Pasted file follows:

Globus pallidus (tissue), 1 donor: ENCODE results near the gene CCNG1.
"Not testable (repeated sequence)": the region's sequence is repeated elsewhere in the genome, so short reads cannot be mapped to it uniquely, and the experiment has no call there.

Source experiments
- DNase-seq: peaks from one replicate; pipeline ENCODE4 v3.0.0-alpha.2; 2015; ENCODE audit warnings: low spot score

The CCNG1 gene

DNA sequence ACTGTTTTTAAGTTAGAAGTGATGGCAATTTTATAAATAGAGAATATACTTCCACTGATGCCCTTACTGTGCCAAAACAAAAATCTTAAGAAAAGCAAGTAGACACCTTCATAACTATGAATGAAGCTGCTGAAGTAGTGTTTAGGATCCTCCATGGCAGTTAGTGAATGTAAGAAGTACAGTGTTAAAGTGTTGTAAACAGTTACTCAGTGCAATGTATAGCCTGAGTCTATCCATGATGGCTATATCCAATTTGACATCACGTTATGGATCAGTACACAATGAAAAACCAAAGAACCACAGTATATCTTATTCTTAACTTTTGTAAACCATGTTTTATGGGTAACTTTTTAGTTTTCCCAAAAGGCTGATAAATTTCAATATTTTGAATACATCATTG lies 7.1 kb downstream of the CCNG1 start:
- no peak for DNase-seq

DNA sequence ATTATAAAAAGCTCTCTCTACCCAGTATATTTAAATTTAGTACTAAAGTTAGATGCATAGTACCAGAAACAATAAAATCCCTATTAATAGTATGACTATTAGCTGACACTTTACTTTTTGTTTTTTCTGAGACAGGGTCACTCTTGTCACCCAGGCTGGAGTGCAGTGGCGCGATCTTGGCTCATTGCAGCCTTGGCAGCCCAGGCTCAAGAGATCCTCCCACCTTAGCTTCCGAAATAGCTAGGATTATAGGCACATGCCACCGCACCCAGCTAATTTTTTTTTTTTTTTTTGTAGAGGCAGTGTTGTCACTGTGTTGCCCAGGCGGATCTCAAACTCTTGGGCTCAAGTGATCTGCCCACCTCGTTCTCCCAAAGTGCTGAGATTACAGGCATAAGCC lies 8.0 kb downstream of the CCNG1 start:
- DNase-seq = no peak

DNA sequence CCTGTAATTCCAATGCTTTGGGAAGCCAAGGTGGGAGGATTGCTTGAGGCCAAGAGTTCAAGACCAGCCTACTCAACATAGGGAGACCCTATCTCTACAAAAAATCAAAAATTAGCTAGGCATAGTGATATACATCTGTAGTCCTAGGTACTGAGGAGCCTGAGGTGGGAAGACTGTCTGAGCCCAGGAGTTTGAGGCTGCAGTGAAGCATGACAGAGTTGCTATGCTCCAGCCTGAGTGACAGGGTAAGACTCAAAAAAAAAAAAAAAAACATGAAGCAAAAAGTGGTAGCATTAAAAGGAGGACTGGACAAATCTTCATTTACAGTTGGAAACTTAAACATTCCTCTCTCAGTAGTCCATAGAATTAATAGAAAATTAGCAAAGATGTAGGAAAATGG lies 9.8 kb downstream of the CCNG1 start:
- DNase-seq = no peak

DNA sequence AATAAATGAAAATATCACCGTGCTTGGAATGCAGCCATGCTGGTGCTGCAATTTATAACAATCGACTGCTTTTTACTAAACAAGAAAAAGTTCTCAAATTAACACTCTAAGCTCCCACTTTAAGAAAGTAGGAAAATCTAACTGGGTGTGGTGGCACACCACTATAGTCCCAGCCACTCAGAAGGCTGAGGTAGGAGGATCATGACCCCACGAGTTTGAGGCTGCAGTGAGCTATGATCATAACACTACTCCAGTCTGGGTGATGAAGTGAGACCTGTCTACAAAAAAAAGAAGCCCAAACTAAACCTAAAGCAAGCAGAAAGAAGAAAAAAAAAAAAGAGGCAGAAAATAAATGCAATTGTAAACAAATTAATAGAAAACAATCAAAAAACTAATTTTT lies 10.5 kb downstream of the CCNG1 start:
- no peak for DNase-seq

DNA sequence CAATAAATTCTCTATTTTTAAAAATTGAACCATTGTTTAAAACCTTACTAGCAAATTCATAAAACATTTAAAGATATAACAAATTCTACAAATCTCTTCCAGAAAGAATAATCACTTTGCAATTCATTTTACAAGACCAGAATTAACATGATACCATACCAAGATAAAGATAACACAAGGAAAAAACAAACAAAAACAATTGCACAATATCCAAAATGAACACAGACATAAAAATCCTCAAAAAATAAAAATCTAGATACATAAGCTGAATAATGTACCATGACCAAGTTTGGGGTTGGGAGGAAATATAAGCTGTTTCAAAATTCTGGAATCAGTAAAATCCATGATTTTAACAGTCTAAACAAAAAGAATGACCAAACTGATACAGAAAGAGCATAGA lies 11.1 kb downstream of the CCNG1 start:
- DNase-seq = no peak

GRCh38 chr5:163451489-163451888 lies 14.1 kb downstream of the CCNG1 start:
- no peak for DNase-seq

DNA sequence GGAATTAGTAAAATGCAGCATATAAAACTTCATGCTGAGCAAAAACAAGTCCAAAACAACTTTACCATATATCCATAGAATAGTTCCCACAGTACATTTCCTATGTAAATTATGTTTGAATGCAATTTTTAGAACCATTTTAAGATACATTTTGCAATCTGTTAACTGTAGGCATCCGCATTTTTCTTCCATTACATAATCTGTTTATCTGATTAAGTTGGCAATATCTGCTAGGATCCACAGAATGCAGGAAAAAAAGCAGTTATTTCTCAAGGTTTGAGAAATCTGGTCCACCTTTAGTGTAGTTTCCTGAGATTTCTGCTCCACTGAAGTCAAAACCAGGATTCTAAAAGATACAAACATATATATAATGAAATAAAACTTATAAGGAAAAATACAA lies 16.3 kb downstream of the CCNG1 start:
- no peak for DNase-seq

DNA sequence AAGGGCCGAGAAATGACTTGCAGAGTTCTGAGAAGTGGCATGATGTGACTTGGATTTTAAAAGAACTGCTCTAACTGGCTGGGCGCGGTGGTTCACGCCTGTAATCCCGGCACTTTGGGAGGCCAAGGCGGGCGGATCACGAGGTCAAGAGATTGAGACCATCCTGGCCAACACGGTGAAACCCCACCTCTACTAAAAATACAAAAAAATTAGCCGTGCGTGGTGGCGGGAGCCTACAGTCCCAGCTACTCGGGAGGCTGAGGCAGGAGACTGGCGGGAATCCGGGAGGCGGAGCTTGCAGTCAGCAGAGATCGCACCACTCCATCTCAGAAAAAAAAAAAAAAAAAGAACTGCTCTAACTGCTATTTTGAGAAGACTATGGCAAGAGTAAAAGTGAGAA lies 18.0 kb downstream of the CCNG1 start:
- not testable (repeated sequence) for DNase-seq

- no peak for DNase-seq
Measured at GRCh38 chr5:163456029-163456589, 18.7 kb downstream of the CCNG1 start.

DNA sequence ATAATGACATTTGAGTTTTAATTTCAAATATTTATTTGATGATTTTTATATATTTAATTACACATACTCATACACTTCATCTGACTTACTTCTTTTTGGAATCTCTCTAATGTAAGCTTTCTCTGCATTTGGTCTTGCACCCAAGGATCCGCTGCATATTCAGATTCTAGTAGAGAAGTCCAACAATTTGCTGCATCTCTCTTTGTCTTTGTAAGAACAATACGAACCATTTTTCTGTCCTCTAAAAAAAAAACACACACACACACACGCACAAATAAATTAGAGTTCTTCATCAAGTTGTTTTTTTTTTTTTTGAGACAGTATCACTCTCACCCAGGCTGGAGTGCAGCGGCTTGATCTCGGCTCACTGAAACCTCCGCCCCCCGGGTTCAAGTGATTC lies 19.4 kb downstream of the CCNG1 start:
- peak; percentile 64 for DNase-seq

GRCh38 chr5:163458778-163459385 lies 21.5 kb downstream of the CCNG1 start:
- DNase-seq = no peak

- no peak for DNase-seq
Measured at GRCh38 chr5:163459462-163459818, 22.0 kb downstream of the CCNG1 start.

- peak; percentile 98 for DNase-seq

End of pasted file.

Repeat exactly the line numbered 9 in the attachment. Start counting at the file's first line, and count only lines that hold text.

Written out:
- DNase-seq = no peak